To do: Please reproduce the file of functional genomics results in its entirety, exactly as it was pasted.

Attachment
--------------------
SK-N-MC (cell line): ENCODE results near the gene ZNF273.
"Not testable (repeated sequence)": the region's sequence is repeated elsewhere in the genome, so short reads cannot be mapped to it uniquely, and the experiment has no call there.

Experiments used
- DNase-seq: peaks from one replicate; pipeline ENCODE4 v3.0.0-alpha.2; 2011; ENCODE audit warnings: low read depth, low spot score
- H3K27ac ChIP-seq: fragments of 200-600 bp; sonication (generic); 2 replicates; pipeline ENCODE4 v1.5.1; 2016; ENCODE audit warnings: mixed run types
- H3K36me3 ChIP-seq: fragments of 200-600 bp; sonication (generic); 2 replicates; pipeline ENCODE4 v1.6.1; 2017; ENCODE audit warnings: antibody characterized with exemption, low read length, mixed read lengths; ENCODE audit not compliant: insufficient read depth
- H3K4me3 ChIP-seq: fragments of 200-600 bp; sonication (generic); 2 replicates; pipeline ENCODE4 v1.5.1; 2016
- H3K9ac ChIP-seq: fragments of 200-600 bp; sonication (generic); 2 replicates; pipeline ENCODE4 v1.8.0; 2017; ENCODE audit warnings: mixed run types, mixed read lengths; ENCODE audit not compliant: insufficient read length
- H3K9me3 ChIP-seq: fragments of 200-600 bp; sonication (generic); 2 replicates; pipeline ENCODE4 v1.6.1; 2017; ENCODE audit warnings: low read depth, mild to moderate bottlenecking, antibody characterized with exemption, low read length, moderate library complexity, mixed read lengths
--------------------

SK-N-MC (cell line): ENCODE results near the gene ZNF273.
"Not testable (repeated sequence)": the region's sequence is repeated elsewhere in the genome, so short reads cannot be mapped to it uniquely, and the experiment has no call there.

Experiments used
- DNase-seq: peaks from one replicate; pipeline ENCODE4 v3.0.0-alpha.2; 2011; ENCODE audit warnings: low read depth, low spot score
- H3K27ac ChIP-seq: fragments of 200-600 bp; sonication (generic); 2 replicates; pipeline ENCODE4 v1.5.1; 2016; ENCODE audit warnings: mixed run types
- H3K36me3 ChIP-seq: fragments of 200-600 bp; sonication (generic); 2 replicates; pipeline ENCODE4 v1.6.1; 2017; ENCODE audit warnings: antibody characterized with exemption, low read length, mixed read lengths; ENCODE audit not compliant: insufficient read depth
- H3K4me3 ChIP-seq: fragments of 200-600 bp; sonication (generic); 2 replicates; pipeline ENCODE4 v1.5.1; 2016
- H3K9ac ChIP-seq: fragments of 200-600 bp; sonication (generic); 2 replicates; pipeline ENCODE4 v1.8.0; 2017; ENCODE audit warnings: mixed run types, mixed read lengths; ENCODE audit not compliant: insufficient read length
- H3K9me3 ChIP-seq: fragments of 200-600 bp; sonication (generic); 2 replicates; pipeline ENCODE4 v1.6.1; 2017; ENCODE audit warnings: low read depth, mild to moderate bottlenecking, antibody characterized with exemption, low read length, moderate library complexity, mixed read lengths